In this issue

Jonathan Tobin: Defending the Right to a Jewish State

Heather Hale: Compliment your kids without giving them big heads

Megan Shauri: 10 ways you are ruining your own happiness

Carolyn Bigda: 8 Best Dividend Stocks for 2015

Kiplinger's Personal Finance editors: 7 Things You Didn't Know About Paying Off Student Loans

Samantha Olson: The Crucial Mistake 55% Of Parents Are Making At Their Baby's Bedtime

Densie Well, Ph.D., R.D. Open your eyes to yellow vegetables

The Kosher Gourmet by Megan Gordon With its colorful cache of purples and oranges and reds, COLLARD GREEN SLAW is a marvelous mood booster --- not to mention just downright delish
April 18, 2014

Rabbi Yonason Goldson: Clarifying one of the greatest philosophical conundrums in theology

Caroline B. Glick: The disappearance of US will

Megan Wallgren: 10 things I've learned from my teenagers

Lizette Borreli: Green Tea Boosts Brain Power, May Help Treat Dementia

John Ericson: Trying hard to be 'positive' but never succeeding? Blame Your Brain

The Kosher Gourmet by Julie Rothman Almondy, flourless torta del re (Italian king's cake), has royal roots, is simple to make, . . . but devour it because it's simply delicious

April 14, 2014

Rabbi Dr Naftali Brawer: Passover frees us from the tyranny of time

Greg Crosby: Passing Over Religion

Eric Schulzke: First degree: How America really recovered from a murder epidemic

Georgia Lee: When love is not enough: Teaching your kids about the realities of adult relationships

Cameron Huddleston: Freebies for Your Lawn and Garden

Gordon Pape: How you can tell if your financial adviser is setting you up for potential ruin

Dana Dovey: Up to 500,000 people die each year from hepatitis C-related liver disease. New Treatment Has Over 90% Success Rate

Justin Caba: Eating Watermelon Can Help Control High Blood Pressure

The Kosher Gourmet by Joshua E. London and Lou Marmon Don't dare pass over these Pesach picks for Manischewitz!

April 11, 2014

Rabbi Hillel Goldberg: Silence is much more than golden

Caroline B. Glick: Forgetting freedom at Passover

Susan Swann: How to value a child for who he is, not just what he does

Cameron Huddleston: 7 Financial Tasks You Should Tackle Right Now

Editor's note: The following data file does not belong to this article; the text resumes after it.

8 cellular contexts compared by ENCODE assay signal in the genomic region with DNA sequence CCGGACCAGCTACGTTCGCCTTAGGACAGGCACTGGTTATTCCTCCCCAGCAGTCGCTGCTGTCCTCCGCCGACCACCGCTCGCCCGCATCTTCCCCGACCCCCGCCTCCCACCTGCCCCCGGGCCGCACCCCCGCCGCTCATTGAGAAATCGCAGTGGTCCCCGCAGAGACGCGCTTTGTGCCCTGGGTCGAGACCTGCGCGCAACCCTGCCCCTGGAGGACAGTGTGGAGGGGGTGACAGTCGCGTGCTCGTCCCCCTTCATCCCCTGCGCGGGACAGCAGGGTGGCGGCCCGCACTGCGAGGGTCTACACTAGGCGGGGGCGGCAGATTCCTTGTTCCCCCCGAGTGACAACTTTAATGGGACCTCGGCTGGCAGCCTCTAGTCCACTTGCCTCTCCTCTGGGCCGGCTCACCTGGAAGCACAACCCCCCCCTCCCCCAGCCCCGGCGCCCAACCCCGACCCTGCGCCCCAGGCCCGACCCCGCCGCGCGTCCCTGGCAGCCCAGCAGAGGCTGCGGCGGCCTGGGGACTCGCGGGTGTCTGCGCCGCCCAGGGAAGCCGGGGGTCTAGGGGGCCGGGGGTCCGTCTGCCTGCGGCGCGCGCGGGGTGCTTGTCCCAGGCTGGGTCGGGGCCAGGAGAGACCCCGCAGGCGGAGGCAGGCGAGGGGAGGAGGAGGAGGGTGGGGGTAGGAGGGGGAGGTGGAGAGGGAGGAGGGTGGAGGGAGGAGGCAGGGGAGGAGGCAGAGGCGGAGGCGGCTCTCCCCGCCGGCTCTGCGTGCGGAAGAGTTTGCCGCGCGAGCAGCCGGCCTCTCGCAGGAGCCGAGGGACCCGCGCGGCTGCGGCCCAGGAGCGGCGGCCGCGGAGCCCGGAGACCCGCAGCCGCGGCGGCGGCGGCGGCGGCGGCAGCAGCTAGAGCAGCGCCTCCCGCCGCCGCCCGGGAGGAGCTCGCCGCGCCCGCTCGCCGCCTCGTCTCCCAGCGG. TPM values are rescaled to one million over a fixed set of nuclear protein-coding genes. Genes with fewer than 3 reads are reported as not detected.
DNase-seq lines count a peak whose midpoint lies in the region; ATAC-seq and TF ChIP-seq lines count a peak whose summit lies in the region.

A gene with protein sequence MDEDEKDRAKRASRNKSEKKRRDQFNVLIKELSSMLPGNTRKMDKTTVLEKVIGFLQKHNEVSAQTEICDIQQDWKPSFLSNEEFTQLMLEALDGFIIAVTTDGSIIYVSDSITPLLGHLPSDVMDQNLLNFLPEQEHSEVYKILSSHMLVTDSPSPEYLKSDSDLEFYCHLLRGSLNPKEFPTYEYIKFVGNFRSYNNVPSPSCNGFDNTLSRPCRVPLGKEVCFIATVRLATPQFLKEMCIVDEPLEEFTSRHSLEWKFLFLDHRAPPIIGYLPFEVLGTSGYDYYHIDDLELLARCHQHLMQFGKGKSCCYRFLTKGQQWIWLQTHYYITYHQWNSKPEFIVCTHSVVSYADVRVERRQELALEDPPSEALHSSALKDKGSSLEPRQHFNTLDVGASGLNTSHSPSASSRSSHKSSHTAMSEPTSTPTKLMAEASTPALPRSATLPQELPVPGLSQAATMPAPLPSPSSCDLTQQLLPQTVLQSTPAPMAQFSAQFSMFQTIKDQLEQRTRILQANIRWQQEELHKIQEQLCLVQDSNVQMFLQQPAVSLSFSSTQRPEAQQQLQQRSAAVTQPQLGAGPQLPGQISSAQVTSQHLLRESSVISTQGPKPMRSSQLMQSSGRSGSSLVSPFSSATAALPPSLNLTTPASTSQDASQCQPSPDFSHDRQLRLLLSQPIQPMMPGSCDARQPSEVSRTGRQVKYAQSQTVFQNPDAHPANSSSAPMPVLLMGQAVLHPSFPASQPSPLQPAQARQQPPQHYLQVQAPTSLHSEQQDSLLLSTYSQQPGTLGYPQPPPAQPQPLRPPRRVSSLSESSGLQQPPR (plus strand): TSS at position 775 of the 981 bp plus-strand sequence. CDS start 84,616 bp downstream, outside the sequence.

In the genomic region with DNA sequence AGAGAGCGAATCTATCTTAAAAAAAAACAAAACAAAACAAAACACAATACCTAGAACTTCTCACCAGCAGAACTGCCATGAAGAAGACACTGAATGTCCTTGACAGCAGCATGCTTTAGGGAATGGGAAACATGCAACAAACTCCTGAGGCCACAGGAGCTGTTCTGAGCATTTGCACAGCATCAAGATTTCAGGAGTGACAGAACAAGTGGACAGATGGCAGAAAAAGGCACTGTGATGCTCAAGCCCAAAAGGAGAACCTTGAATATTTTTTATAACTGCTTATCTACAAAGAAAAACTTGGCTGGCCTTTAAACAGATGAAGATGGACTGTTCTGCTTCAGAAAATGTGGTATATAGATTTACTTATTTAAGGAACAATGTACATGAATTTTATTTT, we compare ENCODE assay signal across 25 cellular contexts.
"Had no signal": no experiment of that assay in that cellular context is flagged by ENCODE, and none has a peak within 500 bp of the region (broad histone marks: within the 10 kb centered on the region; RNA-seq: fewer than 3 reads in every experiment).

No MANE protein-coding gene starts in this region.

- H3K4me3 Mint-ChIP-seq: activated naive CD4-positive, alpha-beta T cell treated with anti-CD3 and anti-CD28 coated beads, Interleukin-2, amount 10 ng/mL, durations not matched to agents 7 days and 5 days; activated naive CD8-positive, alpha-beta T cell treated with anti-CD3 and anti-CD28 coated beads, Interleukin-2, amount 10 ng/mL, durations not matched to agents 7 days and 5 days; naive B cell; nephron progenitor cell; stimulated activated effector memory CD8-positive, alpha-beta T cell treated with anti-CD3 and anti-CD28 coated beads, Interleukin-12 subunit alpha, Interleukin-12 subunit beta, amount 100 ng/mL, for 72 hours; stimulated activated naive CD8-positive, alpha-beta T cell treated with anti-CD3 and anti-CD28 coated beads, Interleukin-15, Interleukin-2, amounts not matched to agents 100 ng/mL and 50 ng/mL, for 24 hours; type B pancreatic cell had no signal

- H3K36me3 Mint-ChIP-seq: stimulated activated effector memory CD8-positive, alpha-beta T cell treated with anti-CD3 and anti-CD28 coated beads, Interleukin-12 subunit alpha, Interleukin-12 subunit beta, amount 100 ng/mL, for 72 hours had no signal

Sandra Block and Lisa Gerstner: How to Profit From Your Passion

Susan Scutti: A Simple Blood Test Might Soon Diagnose Cancer

Chris Weller: Have A Slow Metabolism? Let Science Speed It Up For You

The Kosher Gourmet by Diane Rossen Worthington Whitefish Terrine: A French take on gefilte fish

April 9, 2014

Jonathan Tobin: Why Did Kerry Lie About Israeli Blame?

Samuel G. Freedman: A resolution 70 years later for a father's unsettling legacy of ashes from Dachau

Jessica Ivins: A resolution 70 years later for a father's unsettling legacy of ashes from Dachau

Kim Giles: Asking for help is not weakness

Kathy Kristof and Barbara Hoch Marcus: 7 Great Growth Israeli Stocks

Matthew Mientka: How Beans, Peas, And Chickpeas Cleanse Bad Cholesterol and Lowers Risk of Heart Disease

Sabrina Bachai: 5 At-Home Treatments For Headaches

The Kosher Gourmet by Daniel Neman Have yourself a matzo ball: The secrets bubby never told you and recipes she could have never imagined

April 8, 2014

Lori Nawyn: At Your Wit's End and Back: Finding Peace

Susan B. Garland and Rachel L. Sheedy: Strategies Married Couples Can Use to Boost Benefits

David Muhlbaum: Smart Tax Deductions Non-Itemizers Can Claim

Jill Weisenberger, M.S., R.D.N., C.D.E : Before You Lose Your Mental Edge

Dana Dovey: Coffee Drinkers Rejoice! Your Cup Of Joe Can Prevent Death From Liver Disease

Chris Weller: Electric 'Thinking Cap' Puts Your Brain Power Into High Gear

The Kosher Gourmet by Marlene Parrish A gift of hazelnuts keeps giving --- for a variety of nutty recipes: Entree, side, soup, dessert

April 4, 2014

Rabbi David Gutterman: The Word for Nothing Means Everything

Charles Krauthammer: Kerry's folly, Chapter 3

Amy Peterson: A life of love: How to build lasting relationships with your children

John Ericson: Older Women: Save Your Heart, Prevent Stroke Don't Drink Diet

John Ericson: Why 50 million Americans will still have spring allergies after taking meds

Cameron Huddleston: Best and Worst Buys of April 2014

Stacy Rapacon: Great Mutual Funds for Young Investors

Sarah Boesveld: Teacher keeps promise to mail thousands of former students letters written by their past selves

The Kosher Gourmet by Sharon Thompson Anyone can make a salad, you say. But can they make a great salad? (SECRETS, TESTED TECHNIQUES + 4 RECIPES, INCLUDING DRESSINGS)

April 2, 2014

Paul Greenberg: Death and joy in the spring

Dan Barry: Should South Carolina Jews be forced to maintain this chimney built by Germans serving the Nazis?

Mayra Bitsko: Save me! An alien took over my child's personality